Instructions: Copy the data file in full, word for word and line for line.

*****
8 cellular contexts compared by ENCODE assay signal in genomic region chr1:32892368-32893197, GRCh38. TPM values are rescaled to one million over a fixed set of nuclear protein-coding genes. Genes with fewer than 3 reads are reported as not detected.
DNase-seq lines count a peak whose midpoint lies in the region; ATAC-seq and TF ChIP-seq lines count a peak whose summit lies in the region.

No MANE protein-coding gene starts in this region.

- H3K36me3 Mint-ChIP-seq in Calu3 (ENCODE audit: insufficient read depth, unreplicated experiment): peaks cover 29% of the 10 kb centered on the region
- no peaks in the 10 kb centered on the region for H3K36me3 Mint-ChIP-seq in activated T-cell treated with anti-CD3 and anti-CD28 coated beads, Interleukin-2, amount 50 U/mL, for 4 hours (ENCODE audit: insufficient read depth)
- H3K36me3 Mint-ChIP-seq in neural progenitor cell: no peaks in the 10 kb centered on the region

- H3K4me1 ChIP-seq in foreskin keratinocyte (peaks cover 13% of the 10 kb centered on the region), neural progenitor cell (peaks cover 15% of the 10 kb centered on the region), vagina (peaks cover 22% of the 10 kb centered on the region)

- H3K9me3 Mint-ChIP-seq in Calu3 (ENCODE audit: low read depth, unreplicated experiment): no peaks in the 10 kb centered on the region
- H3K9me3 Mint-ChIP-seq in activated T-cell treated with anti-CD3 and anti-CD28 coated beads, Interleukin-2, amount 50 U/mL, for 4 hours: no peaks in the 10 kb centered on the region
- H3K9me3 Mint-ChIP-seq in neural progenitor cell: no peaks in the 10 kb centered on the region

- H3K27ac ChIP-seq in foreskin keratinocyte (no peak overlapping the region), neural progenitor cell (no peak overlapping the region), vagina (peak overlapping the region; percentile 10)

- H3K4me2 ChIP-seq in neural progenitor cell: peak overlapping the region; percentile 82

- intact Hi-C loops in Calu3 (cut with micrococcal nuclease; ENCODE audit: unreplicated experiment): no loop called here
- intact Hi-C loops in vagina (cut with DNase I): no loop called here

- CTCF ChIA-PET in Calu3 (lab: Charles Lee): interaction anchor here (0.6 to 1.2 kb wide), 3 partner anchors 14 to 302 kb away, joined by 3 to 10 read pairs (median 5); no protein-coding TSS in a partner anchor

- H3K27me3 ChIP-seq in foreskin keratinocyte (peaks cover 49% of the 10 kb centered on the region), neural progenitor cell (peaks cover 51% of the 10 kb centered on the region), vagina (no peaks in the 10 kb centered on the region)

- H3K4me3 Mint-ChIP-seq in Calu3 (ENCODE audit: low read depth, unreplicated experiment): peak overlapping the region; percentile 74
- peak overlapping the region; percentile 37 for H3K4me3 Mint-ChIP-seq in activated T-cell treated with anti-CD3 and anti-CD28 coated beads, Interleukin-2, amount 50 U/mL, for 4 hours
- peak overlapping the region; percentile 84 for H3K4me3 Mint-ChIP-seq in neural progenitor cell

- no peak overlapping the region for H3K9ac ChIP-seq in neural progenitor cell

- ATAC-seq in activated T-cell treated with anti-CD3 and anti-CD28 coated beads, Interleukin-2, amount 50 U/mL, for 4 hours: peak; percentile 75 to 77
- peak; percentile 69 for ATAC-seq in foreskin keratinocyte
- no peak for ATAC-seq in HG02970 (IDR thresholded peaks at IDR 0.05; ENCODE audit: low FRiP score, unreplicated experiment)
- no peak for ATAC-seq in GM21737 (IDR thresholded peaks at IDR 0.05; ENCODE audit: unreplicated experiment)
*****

8 cellular contexts compared by ENCODE assay signal in genomic region chr1:32892368-32893197, GRCh38. TPM values are rescaled to one million over a fixed set of nuclear protein-coding genes. Genes with fewer than 3 reads are reported as not detected.
DNase-seq lines count a peak whose midpoint lies in the region; ATAC-seq and TF ChIP-seq lines count a peak whose summit lies in the region.

No MANE protein-coding gene starts in this region.

- H3K36me3 Mint-ChIP-seq in Calu3 (ENCODE audit: insufficient read depth, unreplicated experiment): peaks cover 29% of the 10 kb centered on the region
- no peaks in the 10 kb centered on the region for H3K36me3 Mint-ChIP-seq in activated T-cell treated with anti-CD3 and anti-CD28 coated beads, Interleukin-2, amount 50 U/mL, for 4 hours (ENCODE audit: insufficient read depth)
- H3K36me3 Mint-ChIP-seq in neural progenitor cell: no peaks in the 10 kb centered on the region

- H3K4me1 ChIP-seq in foreskin keratinocyte (peaks cover 13% of the 10 kb centered on the region), neural progenitor cell (peaks cover 15% of the 10 kb centered on the region), vagina (peaks cover 22% of the 10 kb centered on the region)

- H3K9me3 Mint-ChIP-seq in Calu3 (ENCODE audit: low read depth, unreplicated experiment): no peaks in the 10 kb centered on the region
- H3K9me3 Mint-ChIP-seq in activated T-cell treated with anti-CD3 and anti-CD28 coated beads, Interleukin-2, amount 50 U/mL, for 4 hours: no peaks in the 10 kb centered on the region
- H3K9me3 Mint-ChIP-seq in neural progenitor cell: no peaks in the 10 kb centered on the region

- H3K27ac ChIP-seq in foreskin keratinocyte (no peak overlapping the region), neural progenitor cell (no peak overlapping the region), vagina (peak overlapping the region; percentile 10)

- H3K4me2 ChIP-seq in neural progenitor cell: peak overlapping the region; percentile 82

- intact Hi-C loops in Calu3 (cut with micrococcal nuclease; ENCODE audit: unreplicated experiment): no loop called here
- intact Hi-C loops in vagina (cut with DNase I): no loop called here

- CTCF ChIA-PET in Calu3 (lab: Charles Lee): interaction anchor here (0.6 to 1.2 kb wide), 3 partner anchors 14 to 302 kb away, joined by 3 to 10 read pairs (median 5); no protein-coding TSS in a partner anchor

- H3K27me3 ChIP-seq in foreskin keratinocyte (peaks cover 49% of the 10 kb centered on the region), neural progenitor cell (peaks cover 51% of the 10 kb centered on the region), vagina (no peaks in the 10 kb centered on the region)

- H3K4me3 Mint-ChIP-seq in Calu3 (ENCODE audit: low read depth, unreplicated experiment): peak overlapping the region; percentile 74
- peak overlapping the region; percentile 37 for H3K4me3 Mint-ChIP-seq in activated T-cell treated with anti-CD3 and anti-CD28 coated beads, Interleukin-2, amount 50 U/mL, for 4 hours
- peak overlapping the region; percentile 84 for H3K4me3 Mint-ChIP-seq in neural progenitor cell

- no peak overlapping the region for H3K9ac ChIP-seq in neural progenitor cell

- ATAC-seq in activated T-cell treated with anti-CD3 and anti-CD28 coated beads, Interleukin-2, amount 50 U/mL, for 4 hours: peak; percentile 75 to 77
- peak; percentile 69 for ATAC-seq in foreskin keratinocyte
- no peak for ATAC-seq in HG02970 (IDR thresholded peaks at IDR 0.05; ENCODE audit: low FRiP score, unreplicated experiment)
- no peak for ATAC-seq in GM21737 (IDR thresholded peaks at IDR 0.05; ENCODE audit: unreplicated experiment)